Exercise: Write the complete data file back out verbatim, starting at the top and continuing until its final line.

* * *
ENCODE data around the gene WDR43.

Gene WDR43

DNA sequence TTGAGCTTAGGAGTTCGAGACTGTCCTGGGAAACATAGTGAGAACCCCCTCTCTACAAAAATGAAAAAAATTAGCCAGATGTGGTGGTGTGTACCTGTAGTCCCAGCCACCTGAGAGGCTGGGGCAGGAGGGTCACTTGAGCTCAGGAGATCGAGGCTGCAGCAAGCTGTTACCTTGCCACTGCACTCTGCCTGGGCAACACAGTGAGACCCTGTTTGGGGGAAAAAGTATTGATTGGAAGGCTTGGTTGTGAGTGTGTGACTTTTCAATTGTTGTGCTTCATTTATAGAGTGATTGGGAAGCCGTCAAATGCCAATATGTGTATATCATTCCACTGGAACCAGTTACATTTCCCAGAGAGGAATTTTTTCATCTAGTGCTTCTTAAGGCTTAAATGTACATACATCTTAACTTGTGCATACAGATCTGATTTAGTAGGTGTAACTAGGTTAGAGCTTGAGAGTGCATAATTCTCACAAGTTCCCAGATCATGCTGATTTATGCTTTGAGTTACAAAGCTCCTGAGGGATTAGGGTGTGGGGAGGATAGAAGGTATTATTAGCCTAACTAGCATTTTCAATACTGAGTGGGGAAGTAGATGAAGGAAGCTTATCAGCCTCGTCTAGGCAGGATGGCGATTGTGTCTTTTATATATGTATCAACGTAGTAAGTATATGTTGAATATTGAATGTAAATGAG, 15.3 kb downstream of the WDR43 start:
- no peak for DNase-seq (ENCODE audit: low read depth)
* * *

ENCODE data around the gene WDR43.

Gene WDR43

DNA sequence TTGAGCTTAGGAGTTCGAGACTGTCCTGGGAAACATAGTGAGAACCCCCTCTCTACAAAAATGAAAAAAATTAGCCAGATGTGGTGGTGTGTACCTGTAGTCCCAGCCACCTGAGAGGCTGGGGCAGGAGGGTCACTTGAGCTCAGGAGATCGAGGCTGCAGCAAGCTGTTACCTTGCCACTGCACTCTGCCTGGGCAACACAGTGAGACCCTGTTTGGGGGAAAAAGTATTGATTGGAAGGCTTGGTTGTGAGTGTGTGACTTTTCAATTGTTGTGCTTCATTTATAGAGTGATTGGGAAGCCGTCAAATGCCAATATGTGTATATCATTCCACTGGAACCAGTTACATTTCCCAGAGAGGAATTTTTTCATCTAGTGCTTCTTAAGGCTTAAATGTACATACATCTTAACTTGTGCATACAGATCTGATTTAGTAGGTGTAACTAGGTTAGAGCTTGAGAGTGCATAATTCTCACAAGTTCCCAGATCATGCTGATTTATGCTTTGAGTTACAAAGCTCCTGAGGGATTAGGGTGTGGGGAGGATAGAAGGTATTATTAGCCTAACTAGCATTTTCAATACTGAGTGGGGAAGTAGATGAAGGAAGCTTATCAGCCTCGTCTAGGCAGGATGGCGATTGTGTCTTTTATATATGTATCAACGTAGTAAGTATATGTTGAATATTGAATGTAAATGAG, 15.3 kb downstream of the WDR43 start:
- no peak for DNase-seq (ENCODE audit: low read depth)